Investors Weigh Differences in Private Equity vs Private Security Real Estate Investments
Investors who want to diversify portfolios and build wealth through commercial real estate property can choose from a variety of options. Having choices is always advantageous as it can help individuals find the best match for their investment strategy. Yet choices also can be confusing.
Two real estate investment vehicles that sound quite similar are private equity investment funds and private security investment funds. The reality is that these are two distinctly different investment structures. Both investment options do offer some of the same benefits of commercial real estate investing, such as access to institutional quality assets and greater stability compared to volatility in the public stock market.
At the same time, there are some notable differences. Private equity investments can be structured as a limited partnership (LP) or limited liability company (LLC). In the case of commercial real estate, real estate investing, or operating companies generally sell shares or unit interests of the LPs or LLCs to investors. These generally refer to private equity real estate funds or private REITs. In the case of commercial real estate, these generally refer to private REITs. Additionally, other notable differences between the two structures relate to investment strategy, taxes, fees, and overall returns.
Laser Focus: One of the attributes that people like about a single asset private equity investment is that it allows them to invest their money into one particular investment with defined investment timeline. By investing alongside the project sponsor, preferred equity investors know exactly when and how their capital is used in the project (an office building in Atlanta or an apartment building in Dallas) and how profits are distributed. To compensate for the lack of diversification, high-quality single asset private equity investment when managed well can generate far superior returns compared to investing in private equity real estate funds.
CanAm Capital Partners (CACP) makes such project-specific capital investments on behalf of its investor clients. For example, CACP recently completed a private equity investment offering that provided financing for a 271-room Kimpton Hotel in Philadelphia. Investors in that transaction knew exactly how, when, and where their money was put to work, and oftentimes, who is investing right alongside them.
Lower Fees: One of the biggest criticisms of private REITs has been their historically high load or fee structure. New regulatory requirements have brought more transparency to the sector that has pushed many REITs to reduce fees and/or shift costs away from front-loaded fees. However, it is important for investors to look closely at all of the different fees within each individual investment that can potentially impact the overall return.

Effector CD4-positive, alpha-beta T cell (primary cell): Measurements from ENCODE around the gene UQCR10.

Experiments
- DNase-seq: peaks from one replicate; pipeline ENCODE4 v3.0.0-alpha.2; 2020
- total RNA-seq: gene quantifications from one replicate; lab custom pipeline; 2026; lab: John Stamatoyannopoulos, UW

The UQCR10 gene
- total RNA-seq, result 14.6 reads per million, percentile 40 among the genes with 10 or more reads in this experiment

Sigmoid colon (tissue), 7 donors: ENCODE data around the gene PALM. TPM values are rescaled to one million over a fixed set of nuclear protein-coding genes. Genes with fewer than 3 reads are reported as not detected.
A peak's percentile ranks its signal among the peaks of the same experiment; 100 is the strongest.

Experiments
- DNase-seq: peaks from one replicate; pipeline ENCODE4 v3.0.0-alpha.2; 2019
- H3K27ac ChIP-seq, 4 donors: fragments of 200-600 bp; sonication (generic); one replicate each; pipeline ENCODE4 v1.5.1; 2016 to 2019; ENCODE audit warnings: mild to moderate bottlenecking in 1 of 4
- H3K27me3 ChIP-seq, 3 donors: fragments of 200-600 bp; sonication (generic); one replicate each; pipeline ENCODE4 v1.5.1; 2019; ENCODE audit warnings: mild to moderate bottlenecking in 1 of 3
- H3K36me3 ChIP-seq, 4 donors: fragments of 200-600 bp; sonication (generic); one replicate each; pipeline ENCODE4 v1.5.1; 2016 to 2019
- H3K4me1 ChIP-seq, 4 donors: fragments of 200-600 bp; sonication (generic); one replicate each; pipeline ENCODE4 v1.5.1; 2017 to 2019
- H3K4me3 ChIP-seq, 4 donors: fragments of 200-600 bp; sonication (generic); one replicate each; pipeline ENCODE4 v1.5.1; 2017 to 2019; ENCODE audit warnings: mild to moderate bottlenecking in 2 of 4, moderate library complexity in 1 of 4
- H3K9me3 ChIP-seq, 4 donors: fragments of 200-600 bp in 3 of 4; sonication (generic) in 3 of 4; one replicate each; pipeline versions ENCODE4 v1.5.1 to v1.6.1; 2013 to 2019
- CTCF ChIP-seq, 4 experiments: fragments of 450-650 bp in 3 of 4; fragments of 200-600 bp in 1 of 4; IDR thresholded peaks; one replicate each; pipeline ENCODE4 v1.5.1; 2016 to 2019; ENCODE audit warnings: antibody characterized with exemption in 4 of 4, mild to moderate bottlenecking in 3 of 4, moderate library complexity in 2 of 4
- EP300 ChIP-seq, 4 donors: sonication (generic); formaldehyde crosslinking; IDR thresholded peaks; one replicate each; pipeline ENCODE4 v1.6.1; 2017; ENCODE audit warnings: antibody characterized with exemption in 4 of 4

Tax Benefits: One of the biggest advantages of private equity real estate investment is the tax benefits. Income from private equity real estate investments can be offset by depreciation deductions. Additionally, partnerships do not pay corporate income tax, rather they “pass through” income directly to investors. Both private equity partners and REIT shareholders may be eligible for a new tax deduction of up to 20% on their pass-through income as part of the new Tax Cuts & Jobs Act of 2017.
Wealth building: There is some competitive rivalry among the many different real estate investment alternatives available. Some believe that private equity real estate offers higher absolute returns, because investors do have the potential to benefit from value appreciation and/or cash flows, tax advantages and lower fees. Another theory is that private equity investments with experienced managers are more likely to generate alpha returns versus REIT s that deliver blended returns across larger portfolios.
In fact, there is plenty of research on both sides to make a case that either private real estate performs better, or private securities perform better. What both sides agree on is that real estate has generally outperformed other indexes over time. For example, the National Council of Real Estate Investment Fiduciaries (NCREIF) property index tracks returns of private institutional-grade commercial properties. The 20-average of the NCREIF Index is 9.3% as compared to 6.7% for the S&P 500. To that point, many investors do invest across different private and public real estate investment opportunities.
As with any investment, it is important for investors to conduct careful due diligence and make sure that investment in a private equity real estate fund or offering fits with their risk tolerance and investment goals.